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Guy Trafford sees new questions about changing land use to monocultures such as pine with no foreseeable plans for harvesting, and their GHG emissions, and with very limited contribution to ecological ecosystems

Guy Trafford sees new questions about changing land use to monocultures such as pine with no foreseeable plans for harvesting, and their GHG emissions, and with very limited contribution to ecological ecosystems
Blue Mountains, Australia

Blue Mountains, NSW, Australia

A passing comment from a colleague has led to this article and it concerned my understanding of “isoprene”, which I had to admit was almost zilch; just a vague recollection of something to do with ozone at a guess.

The question was asked in the context of trees which created a bit more confusion for me. But some research has made me far better informed although well short of being close to expert on the topic.

The reason the question raised my eyebrows as it was asked in the context of trees adding (at least in part) to the total CO2e totals going into the atmosphere. Given that trees are seen as a major part of the solution in restoring some balance back into the atmosphere obviously some further investigation was required.

The photograph below is of the Blue Ridge Mountains of Virginia and the blue haze from which the mountainous area derives its name is apparently due to the isoprene (or more correctly volatile organic compounds (VOCs) which include isoprenes), solid or liquid particles suspended in gas being emitted from the forests below. Presumably Blue Mountains in Australia have the same source.

Source: Phys.org/news (creative commons)

Put simply, isoprene is a chemical produced by most plants, but mainly trees, to help protect them from abiotic negative influences. I.e. too much heat, sunshine, and wind among other things. It is also a major component of the latex produced by rubber trees and has now been produced synthetically to create tyres etc.

On balance researchers say trees have a positive impact upon the environment.

However, it appears like most things there is also a downside. Apart from tying up land which could potentially used for food production there are another couple of negatives. The first is that, particularly deciduous trees, due to the dark colour it can absorb more of the sun's heat rather than reflecting it back out of the atmosphere. (Getting rid of the wilding pines in tussock country is an example where the original form of the countryside is better at reflecting sunlight).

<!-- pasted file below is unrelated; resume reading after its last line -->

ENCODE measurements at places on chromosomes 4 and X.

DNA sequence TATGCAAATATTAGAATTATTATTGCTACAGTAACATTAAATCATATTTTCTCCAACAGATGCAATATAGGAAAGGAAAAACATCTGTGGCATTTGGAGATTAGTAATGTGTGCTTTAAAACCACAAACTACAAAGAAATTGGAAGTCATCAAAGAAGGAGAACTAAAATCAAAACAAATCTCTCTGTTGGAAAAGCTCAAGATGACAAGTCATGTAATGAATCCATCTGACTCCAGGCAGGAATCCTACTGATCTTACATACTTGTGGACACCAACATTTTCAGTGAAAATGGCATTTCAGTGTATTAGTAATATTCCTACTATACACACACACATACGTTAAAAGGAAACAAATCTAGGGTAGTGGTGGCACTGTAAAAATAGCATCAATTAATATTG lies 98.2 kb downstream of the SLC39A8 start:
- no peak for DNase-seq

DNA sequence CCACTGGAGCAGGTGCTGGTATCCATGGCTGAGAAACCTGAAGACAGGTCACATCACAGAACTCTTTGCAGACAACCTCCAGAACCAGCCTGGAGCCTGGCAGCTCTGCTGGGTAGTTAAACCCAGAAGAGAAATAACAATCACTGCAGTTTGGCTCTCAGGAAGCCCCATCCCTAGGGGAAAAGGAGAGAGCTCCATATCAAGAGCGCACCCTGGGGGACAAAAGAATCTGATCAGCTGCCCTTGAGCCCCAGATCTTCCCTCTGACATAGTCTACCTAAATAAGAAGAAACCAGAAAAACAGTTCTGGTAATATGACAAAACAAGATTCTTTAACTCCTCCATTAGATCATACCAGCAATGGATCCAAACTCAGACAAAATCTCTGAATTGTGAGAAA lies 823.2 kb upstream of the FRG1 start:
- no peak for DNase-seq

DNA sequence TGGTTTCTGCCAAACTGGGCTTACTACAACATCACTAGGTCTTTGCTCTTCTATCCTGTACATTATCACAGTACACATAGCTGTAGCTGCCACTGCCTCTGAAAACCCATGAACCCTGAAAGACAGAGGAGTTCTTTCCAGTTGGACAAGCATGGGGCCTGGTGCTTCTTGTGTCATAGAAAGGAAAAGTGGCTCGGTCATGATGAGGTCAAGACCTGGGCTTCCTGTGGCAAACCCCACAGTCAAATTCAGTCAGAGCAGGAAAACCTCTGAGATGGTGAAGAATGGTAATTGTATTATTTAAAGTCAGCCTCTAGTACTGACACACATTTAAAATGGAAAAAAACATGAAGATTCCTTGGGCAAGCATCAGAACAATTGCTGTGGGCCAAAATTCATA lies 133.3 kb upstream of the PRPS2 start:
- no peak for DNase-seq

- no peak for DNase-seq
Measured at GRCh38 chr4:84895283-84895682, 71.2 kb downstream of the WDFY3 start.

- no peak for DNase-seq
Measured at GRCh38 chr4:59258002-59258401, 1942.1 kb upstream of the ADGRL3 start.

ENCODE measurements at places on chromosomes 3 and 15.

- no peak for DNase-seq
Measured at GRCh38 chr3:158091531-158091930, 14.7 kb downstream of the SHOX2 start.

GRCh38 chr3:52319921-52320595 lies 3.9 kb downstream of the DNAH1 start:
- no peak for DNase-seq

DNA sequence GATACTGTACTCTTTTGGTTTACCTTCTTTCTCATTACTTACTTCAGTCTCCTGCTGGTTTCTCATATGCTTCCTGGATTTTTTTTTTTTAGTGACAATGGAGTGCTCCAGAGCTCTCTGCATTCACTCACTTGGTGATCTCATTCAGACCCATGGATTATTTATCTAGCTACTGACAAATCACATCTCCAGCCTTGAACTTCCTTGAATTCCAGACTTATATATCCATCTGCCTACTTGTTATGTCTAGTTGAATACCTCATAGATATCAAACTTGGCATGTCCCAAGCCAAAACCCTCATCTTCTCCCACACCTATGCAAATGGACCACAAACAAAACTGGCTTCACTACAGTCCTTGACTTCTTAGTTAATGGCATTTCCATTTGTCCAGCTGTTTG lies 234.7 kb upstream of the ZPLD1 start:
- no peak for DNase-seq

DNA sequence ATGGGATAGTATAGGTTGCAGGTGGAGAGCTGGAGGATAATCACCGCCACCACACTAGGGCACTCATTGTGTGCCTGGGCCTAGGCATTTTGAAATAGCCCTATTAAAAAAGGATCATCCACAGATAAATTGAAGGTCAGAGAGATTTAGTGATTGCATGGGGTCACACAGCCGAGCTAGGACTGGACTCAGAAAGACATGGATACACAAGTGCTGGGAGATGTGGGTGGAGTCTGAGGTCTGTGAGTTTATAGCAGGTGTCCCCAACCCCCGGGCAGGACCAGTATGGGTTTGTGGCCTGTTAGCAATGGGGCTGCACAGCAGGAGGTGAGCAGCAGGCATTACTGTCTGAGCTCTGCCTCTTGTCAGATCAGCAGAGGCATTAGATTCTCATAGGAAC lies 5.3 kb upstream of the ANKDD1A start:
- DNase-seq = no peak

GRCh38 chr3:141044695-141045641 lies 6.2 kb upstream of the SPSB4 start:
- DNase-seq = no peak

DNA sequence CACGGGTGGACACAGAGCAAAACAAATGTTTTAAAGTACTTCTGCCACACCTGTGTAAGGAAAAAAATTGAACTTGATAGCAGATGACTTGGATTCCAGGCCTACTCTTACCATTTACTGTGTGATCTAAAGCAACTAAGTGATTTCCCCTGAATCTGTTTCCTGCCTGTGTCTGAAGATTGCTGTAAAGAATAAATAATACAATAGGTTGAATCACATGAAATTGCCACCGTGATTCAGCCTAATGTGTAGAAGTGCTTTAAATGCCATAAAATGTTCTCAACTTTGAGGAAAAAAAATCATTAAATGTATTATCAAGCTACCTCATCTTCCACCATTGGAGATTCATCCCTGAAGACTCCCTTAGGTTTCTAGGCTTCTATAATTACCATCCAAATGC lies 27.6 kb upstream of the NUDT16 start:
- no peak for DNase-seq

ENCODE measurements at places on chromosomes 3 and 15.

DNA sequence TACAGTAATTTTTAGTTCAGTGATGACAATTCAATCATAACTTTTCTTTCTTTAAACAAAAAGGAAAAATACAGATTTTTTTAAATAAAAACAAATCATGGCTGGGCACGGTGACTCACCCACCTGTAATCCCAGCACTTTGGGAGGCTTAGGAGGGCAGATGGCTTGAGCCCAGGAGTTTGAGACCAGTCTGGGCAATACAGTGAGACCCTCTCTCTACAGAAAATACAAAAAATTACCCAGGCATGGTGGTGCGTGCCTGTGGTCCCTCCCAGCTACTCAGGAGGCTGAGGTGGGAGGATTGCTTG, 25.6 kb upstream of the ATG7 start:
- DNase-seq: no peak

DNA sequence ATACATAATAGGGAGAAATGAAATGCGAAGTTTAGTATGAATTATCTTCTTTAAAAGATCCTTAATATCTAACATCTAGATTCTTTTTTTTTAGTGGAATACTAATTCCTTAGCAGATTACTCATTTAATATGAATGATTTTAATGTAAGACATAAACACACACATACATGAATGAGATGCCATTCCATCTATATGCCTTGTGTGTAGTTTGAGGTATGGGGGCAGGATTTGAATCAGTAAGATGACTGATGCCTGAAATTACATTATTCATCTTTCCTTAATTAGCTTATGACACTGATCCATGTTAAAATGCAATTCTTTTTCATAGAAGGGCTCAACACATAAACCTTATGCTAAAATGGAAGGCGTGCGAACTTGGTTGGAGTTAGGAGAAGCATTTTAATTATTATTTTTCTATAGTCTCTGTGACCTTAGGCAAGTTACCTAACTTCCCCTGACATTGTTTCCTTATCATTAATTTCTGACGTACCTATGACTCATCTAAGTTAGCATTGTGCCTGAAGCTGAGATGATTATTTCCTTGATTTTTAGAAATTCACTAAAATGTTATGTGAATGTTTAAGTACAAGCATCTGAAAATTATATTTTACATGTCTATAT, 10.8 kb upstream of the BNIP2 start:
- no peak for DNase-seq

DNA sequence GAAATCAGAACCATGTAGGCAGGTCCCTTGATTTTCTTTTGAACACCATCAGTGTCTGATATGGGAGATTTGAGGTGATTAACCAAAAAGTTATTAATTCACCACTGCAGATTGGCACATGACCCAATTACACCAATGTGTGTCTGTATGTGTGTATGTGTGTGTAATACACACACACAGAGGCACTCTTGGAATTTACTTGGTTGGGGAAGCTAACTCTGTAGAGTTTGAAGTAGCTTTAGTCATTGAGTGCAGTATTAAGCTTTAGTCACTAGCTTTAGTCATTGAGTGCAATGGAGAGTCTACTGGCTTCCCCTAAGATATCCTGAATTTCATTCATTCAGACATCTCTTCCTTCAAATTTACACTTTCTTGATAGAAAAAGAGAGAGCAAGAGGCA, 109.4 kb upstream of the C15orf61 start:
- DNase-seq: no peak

The other major negative seems to be the emission of isoprene molecules. When isoprene gets into the atmosphere it contributes to creating more global warming potential in some of the existing pollutant gases. I.e. it extends the life of methane but seemingly more importantly creates more ozone’s in the lower troposphere where they also add to global warming. So, it starts getting complicated.

The IPCC attitude to tree reafforestation has been subtly changed in the 2019 update. The bottom line is, planting trees is seen as a positive impact upon climate change. “preserving and restoring forests and peatlands and other options that do not require land use change provide almost exclusively positive impacts on sustainable development, such as reducing poverty and hunger and enhancing health, clean water and sanitation.”  That hasn’t changed.

However, some comments do seem a little less unequivocal. “Tree-planting that results in land-use change must be approached more selectively.” It is this that the New Zealand Government should be taking a closer look at.

Back to isoprenes. Globally, trees emit approximately 600Tgs per year (1 Tg = 1,000,000 tonnes). It is the most abundant biogenic volatile organic compound (BVOC) in the atmosphere and emission increase with greater temperature, however, decreases with increased atmospheric levels of CO2

Through most of the published research the tree species that have the highest rates of VOC production are oaks, aspens and poplars. Initially this seemed counterintuitive given that they all lose their leaves for about 4 months of the year. But as VOC’s are emitted more in warmers months then perhaps this helps to explain it as there would be little reduction over winter with no leaves.

Pines are not immune from emitting VOC’s but just have limited information when compared to other species. Among the pines Pinus Radiata appears to be at the lower end but with the caveat that plantation forests are a major source due to the dense canopies. (Use a value of 700 g m -2 compared with 375 g m -2 for deciduous forests).

Given that this whole area of research still seems to be a developing science it is understandable why the regulatory bodies are not (yet) incorporating such data into land use calculations.

However, especially for land that is being planted into monocultures such as pine with no foreseeable plans for harvesting, there is growing evidence around GHG emissions, very limited contribution to ecological ecosystems, next to no contribution to the rural society make-up then there is growing evidence that some within the public should be concerned.

There is a saying that there should be 8 reasons to plant a tree. Sole carbon harvesting forests I suspect would have difficulty in achieving this and it looks to be becoming more difficult as time progresses.

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14 Comments